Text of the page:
Do We Need More Do Diligence?

Share This Post

Do We Need More Do Diligence?

How much due diligence do we need?  What sort of due diligence do we need?  What do we need to get to make sure we have our due diligence covered?  Is this due diligence? How much is that due diligence in the window, the one with the fat messy tail?

With sloppy definitions, more than 30 plus variants I found on the web, there is no answer that will work.  So before you start your “due diligence” research or you buy a “due diligence enterprise solution” you need to start with a definition.

“Due Diligence is an understanding of why we make the choices we make and choosing to make those choices, fully informed choices, in business and in life.”

This is the definition from an older article on due diligence and I am using this as a starting point for a short, but specific, rant.

It is about the difference between choice and decide.  If one commits a decide to an opportunity, one kills choice.  It is just as if one commits a homicide they kill a human, or if one applies insecticide ones kills insects.  Linguistically it is a clumsy construct, but it makes the point is clear.  To decide kills opportunity.

Due diligence is about finding information to make choices – not a choice but choices.  It is a process not a thing.  As more information is gathered the number of choices can grow or shrink or even change color. But you are gathering information and making choices based upon that information.

For example, you are looking to buy a business.  The business looks very good, has solid financials and good technology.  As you dig in you find the financials are, how do we say, aggressively rosy. Does this make the company a good company or a bad company? One would not know with out more information, but it does lower your expected value of the company.  As you do research on the technology you find the technology to be resolutely sound and in a field of expected immediate growth. This a finding of your’s, unknown to selling company executives.  Does this make the company more or less attractive? I would guess it would make it more attractive. So what have you learned, you have learned the executives of the company to be acquired are great with technology and bad with numbers.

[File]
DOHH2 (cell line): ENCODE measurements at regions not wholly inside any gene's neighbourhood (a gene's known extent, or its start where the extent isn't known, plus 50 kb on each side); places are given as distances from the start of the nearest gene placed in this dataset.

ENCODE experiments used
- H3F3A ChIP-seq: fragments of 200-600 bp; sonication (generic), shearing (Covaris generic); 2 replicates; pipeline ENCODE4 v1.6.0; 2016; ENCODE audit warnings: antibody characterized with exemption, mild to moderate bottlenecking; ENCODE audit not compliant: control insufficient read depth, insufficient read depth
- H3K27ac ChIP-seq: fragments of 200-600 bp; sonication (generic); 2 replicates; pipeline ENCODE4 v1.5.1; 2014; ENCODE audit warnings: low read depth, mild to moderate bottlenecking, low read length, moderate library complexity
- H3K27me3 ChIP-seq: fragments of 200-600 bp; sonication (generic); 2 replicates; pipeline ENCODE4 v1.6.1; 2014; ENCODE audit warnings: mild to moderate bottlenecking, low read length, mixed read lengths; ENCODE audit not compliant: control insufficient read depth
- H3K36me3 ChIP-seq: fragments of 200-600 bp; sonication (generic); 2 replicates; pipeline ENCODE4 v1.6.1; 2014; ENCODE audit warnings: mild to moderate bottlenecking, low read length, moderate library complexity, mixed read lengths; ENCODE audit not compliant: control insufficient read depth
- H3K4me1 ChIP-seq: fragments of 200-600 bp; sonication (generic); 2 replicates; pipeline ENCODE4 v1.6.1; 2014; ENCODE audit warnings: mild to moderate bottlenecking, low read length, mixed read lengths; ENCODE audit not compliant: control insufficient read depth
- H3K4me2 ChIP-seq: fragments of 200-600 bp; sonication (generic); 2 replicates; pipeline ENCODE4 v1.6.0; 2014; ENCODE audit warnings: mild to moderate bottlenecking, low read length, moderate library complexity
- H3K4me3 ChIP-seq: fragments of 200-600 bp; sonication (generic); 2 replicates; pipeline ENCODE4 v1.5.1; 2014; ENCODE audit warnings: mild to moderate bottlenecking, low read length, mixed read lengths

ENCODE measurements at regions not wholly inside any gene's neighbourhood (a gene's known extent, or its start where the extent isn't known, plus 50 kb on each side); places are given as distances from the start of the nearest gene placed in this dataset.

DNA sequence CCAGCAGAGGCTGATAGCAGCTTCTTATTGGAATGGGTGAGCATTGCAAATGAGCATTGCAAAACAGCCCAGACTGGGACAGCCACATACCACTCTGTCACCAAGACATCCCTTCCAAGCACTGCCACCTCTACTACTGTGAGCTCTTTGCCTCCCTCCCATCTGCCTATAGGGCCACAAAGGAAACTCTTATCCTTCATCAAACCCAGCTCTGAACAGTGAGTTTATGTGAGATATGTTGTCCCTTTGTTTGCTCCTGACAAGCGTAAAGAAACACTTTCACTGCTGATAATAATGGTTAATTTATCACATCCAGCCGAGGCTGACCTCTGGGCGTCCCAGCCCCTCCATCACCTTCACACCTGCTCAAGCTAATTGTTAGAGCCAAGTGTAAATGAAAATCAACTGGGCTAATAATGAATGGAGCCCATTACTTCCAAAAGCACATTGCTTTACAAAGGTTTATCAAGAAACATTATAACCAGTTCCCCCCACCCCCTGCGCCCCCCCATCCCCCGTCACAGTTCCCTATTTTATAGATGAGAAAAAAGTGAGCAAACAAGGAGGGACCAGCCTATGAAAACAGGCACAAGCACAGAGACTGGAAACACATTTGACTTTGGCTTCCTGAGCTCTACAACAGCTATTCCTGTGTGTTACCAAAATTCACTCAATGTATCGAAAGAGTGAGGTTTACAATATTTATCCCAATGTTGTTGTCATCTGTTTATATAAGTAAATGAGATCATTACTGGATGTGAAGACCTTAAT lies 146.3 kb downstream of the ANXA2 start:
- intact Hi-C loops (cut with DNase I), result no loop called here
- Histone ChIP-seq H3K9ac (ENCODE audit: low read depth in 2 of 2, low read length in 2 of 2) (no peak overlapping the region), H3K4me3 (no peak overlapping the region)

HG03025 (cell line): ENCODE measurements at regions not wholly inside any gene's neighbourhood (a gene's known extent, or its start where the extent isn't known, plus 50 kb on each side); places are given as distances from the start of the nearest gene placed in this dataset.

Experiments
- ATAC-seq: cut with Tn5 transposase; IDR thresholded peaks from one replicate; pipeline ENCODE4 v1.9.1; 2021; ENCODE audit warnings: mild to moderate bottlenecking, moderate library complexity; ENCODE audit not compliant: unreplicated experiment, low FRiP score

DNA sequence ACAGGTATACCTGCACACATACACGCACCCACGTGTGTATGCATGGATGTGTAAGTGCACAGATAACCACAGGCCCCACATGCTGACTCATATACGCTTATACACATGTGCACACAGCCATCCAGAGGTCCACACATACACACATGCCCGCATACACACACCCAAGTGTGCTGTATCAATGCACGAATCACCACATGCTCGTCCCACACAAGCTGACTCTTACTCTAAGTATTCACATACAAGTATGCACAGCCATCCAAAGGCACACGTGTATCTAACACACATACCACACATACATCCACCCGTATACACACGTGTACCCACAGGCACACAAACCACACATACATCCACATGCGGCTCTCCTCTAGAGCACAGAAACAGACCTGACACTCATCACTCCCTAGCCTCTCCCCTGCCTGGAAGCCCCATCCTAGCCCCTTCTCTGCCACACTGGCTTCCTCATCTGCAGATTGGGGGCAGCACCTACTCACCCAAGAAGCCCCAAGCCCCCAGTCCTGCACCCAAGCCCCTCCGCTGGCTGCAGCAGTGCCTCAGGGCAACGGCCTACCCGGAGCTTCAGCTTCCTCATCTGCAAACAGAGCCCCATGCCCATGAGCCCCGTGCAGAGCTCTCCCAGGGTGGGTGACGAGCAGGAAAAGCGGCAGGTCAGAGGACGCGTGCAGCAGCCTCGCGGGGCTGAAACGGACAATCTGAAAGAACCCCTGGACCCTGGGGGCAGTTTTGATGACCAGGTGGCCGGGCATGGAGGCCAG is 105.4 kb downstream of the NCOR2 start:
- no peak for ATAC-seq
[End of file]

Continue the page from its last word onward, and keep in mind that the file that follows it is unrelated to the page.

Now with choice making, do you beat-up the executives of the company up on their accounting and lower the price? Sure!  Do you use cash or stock to make the acquisition? Stock for strategic acquisitions, cash for explosive acquisitions is the rule.  What if there are other issues you do not know about? What do you have to do? Set up an escrow or the purchase and leave some of the stock or cash in escrow to claw back funds should some unforeseen impairment or event? I am sure I do not know.  But you can see bit by bit the information changes and colors your choice making.  Even after you have made the choice to acquire, you can still craft a risk mitigation tool in the escrow. It is about keeping choices alive and vibrant.

So you still want to decide?  Decisions can only be made after there is evidence.  Evidence only comes after the fact.  Too late to make a choice, too late for anything buy lawyers, Monday morning quarterbacks, politicians of the worst sort, and historians…  What do these all have in common?  The luxury of making decisions after they think all of the evidence is on the table – and yet they still somehow get it wrong.

Due diligence as defined above is about always gathering information, information on the risk of the choices that will be made.  Remember if you choose poorly, choose again with any new information you have.  You will never have all of the information, but with structured modern due diligence – you can make informed choices. So do you need more due diligence?  You need enough to make informed timely choices.

Deciding is like steering the ship while squatting on the poop deck inspecting  what you have left behind and plotting with great confidence a forward course.

More To Explore